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Sochi Visitors Cherish Olympic Memories

A man silhouetted by the setting sun while fishing in the Black Sea outside the Sochi Olympic Park on Tuesday. Vadim Ghirda

SOCHI — For perhaps the first time since the Olympic Park project was conceived and the first stones were laid in 2007, the hub of sports facilities and venues on the Black Sea coast in Sochi looked deserted.

What was once occupied by phalanxes of excavators, road rollers and trucks before the Winter Games, and then by gaggles of visitors from more than 120 countries during the Olympics, on Thursday evening looked vast and empty.

A daylong downpour added to the already grim atmosphere. But the Games left a colorful imprint in people's memories.

"It is sad that the Olympics are over," said Natalya Samochina, who came from the Siberian city of Omsk.

"That is life. The peak of joy is replaced by the sadness of emptiness," she philosophized in front of the Paralympic stopwatch, which is counting down until the start of the Paralympic Games on March 7.

The motto for the Sochi Olympics was "Hot. Cool. Yours." Samochina said the three feelings she had about the Games were "delight, pride and hope."

Such positive impressions were not widely expected ahead of the Feb. 7 to 23 festival of sport, with headlines in the weeks and months before the Games dominated by reports about corruption and misspending, environmental harm caused by venue construction, mistreatment of migrant workers and a crackdown on LGBT rights.

Last week, members of protest group Pussy Riot attempted to draw attention to these issues by holding multiple demonstrations in Sochi, one of which was broken up by Cossacks who beat members with a whip.

But reviews of the Games by visitors and athletes have been largely positive. Five days after the closing ceremony, many of those who have remained in Sochi are already wistful about their experiences.

In Adler, the town just south of Sochi near which the Olympic Park is located, a new Black Sea embankment runs for many kilometers from the Olympic village all the way to the breakaway Georgian republic of Abkhazia. It was built before the Games to replace the main Sochi embankment, which is clogged with countless shops and bars blasting pop music.

Just as at the Olympic Park, few people could be seen on the new embankment on Thursday evening, but vestiges of the Games were in abundance.

Young volunteers assembled pebbles on the beach to write the names of cities from which they hailed: Stavropol, Yakutsk, Kirov, Novosibirsk, Chelyabinsk and Perm, among many others, all lay on the shore.

"One day the sea will wash them away, but our memories will remain," one volunteer said. She said she could not give her name, since volunteers are forbidden to speak to the press.

The pebbled map of Russia lay almost directly in front of a five-star hotel that was built by former Kabardino-Balkaria republic head Arsen Kanokov, who also built his own villa on the territory of the hotel. Many Russian tycoons were called upon by the state to make large-scale investments in the Sochi area, with the bulk of money provided by state-owned Vneshekonombank.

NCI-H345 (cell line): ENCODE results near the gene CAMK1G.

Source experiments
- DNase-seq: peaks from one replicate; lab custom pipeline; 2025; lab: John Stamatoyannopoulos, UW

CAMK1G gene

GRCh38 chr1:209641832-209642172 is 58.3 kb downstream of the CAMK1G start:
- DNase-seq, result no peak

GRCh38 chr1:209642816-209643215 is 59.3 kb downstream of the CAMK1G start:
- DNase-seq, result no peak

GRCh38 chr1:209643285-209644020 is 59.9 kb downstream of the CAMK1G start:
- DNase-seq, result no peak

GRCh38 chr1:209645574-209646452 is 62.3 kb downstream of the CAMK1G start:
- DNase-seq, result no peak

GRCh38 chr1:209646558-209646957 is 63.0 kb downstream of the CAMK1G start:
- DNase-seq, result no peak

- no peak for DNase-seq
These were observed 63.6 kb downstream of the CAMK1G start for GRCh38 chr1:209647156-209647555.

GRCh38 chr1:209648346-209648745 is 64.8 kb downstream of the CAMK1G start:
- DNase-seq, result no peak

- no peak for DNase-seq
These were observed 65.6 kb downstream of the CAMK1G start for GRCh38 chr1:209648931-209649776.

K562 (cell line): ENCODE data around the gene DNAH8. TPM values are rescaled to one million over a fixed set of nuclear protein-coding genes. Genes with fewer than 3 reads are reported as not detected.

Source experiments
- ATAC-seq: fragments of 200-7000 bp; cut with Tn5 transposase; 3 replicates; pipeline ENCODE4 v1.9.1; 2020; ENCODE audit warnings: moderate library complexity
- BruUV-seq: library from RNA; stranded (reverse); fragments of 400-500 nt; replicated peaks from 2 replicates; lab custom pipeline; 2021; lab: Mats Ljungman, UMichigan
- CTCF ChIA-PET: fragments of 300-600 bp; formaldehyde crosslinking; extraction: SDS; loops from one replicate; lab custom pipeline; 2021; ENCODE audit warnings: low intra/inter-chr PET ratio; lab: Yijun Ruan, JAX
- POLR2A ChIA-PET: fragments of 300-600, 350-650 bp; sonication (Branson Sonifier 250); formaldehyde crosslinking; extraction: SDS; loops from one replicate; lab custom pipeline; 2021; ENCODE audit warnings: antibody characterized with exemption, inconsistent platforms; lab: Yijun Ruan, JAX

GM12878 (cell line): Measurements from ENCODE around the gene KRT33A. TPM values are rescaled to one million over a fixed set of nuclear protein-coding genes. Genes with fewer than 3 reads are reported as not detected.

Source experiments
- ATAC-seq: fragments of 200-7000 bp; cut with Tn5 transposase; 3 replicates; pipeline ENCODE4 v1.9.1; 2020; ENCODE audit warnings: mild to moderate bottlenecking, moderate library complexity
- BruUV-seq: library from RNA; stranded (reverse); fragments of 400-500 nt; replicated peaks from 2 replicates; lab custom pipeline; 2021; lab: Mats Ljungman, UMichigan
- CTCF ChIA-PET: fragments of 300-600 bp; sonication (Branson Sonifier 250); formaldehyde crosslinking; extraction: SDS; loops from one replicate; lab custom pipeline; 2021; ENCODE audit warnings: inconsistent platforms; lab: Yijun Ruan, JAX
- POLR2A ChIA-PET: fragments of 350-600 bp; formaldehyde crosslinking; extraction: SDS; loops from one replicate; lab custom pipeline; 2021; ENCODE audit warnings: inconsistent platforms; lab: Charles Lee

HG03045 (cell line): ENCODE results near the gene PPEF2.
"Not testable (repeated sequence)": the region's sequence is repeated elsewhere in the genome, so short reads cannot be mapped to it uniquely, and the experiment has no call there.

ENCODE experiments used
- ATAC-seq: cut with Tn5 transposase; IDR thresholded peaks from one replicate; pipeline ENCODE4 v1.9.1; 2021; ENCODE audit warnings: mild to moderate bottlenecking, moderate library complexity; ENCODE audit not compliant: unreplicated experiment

A bit further south, toward the main Fisht Olympic Stadium, sits a small restaurant that was built in a few days to host a meeting between President Vladimir Putin and International Olympic Committee chair Thomas Bach on Feb. 15. The restaurant was closed and empty  Thursday evening.

The village around the embankment had an international feel. Visitors from North America and Europe flocked from one little shop to another looking for libations and familiar food.

In the town of Adler itself, many international visitors said they had decided to stay in the Sochi area for longer since outbound flights had been booked up.

"Many people have stayed because it is hard to get cheap flights," said Anne Murray from Nova Scotia, Canada.

Standing with a group of U.S. and Canadian friends in an Adler shopping mall, she said she had no Canadian clothes anymore because they had all been exchanged for Russian garments.

"In the Olympic Park it took us at least an hour to get to the venue as everyone wanted to have a picture with us and exchange T-shirts," she said.

Murray said she thought the Games would bring Russia a wave of good publicity — one of Putin's primary goals for hosting the event — despite the Pussy Riot protests and damning statements by human rights groups about harms incurred due to the Olympics.

"I think this will be a turning point for the way people see Russia in the West. The Olympics organization was impeccable, people were amazing and the food is healthier — all of that will change Russia's image. Putin should capitalize on this success," she said.

The five rings in front of the Olympic Park and in central Sochi have been replaced with the Paralympic symbol, a set of three swish-like marks called "agitos," a word derived from the Latin verb "to move." As with the rings, Olympic athletes and visitors are gradually being replaced with Paralympics participants.

"I think there will still be a lot of people," said Konstantin Vasilyev, a member of the Russian national Paralympic committee, standing outside in central Sochi.

"We think the Russian team will lead again — they have prepared well," he said, referring to Russia's first-place finish in total medals at the 2010 Paralympics in Vancouver.

Deputy Prime Minister Dmitry Kozak has said that the 500,000 tickets for the Paralympics, which start with an opening ceremony on March 7 and run until March 16, have already sold out.

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